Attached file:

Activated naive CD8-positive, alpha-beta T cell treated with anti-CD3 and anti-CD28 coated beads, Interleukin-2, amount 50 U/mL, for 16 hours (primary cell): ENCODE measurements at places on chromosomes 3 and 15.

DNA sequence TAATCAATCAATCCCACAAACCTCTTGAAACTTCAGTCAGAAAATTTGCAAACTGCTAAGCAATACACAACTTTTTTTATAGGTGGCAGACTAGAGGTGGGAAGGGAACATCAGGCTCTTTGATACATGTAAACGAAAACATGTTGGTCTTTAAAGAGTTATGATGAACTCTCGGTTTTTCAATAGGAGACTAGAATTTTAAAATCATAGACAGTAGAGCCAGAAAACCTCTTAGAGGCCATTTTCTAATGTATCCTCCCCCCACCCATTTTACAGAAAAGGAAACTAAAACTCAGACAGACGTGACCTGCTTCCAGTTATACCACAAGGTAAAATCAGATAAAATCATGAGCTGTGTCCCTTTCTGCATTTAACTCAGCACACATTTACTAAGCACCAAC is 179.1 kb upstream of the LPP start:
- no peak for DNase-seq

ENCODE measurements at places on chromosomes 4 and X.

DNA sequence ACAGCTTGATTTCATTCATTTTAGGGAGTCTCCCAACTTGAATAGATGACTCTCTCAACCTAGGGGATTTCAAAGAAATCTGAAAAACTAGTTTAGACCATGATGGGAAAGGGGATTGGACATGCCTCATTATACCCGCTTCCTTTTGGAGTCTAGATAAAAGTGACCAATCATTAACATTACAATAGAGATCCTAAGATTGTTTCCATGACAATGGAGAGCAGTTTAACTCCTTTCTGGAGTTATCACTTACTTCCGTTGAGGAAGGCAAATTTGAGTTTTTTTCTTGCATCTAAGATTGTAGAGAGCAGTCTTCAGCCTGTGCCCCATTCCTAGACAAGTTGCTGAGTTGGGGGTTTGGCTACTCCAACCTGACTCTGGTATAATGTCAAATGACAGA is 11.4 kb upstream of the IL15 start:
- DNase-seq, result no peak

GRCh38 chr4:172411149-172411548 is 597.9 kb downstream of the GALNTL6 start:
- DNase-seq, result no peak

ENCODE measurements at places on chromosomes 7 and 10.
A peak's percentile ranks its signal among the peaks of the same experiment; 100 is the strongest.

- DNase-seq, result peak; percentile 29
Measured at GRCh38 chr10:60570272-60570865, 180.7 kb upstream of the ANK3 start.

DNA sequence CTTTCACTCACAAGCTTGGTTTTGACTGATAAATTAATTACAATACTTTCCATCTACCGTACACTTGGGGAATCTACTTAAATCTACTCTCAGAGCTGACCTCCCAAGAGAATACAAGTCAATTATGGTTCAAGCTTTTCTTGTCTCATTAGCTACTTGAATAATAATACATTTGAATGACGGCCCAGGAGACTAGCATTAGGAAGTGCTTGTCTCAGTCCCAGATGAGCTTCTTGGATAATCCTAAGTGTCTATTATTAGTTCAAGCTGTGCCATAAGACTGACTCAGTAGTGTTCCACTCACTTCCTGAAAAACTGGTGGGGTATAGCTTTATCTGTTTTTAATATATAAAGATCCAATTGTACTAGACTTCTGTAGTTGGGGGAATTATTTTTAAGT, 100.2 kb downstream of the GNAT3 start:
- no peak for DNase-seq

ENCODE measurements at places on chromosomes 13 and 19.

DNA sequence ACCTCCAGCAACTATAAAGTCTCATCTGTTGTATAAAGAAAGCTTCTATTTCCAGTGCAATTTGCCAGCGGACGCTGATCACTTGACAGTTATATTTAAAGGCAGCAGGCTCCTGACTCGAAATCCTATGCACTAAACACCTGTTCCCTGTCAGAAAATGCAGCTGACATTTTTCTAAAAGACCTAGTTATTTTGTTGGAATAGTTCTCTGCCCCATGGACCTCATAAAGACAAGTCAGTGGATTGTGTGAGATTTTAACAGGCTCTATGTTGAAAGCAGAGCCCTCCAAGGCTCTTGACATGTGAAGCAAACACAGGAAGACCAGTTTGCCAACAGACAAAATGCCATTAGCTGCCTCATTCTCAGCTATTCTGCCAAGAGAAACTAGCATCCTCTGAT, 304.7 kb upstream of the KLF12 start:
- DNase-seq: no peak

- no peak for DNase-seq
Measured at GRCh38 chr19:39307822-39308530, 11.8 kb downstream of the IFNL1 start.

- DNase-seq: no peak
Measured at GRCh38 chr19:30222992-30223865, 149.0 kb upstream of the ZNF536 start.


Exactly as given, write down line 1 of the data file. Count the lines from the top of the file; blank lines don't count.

Activated naive CD8-positive, alpha-beta T cell treated with anti-CD3 and anti-CD28 coated beads, Interleukin-2, amount 50 U/mL, for 16 hours (primary cell): ENCODE measurements at places on chromosomes 3 and 15.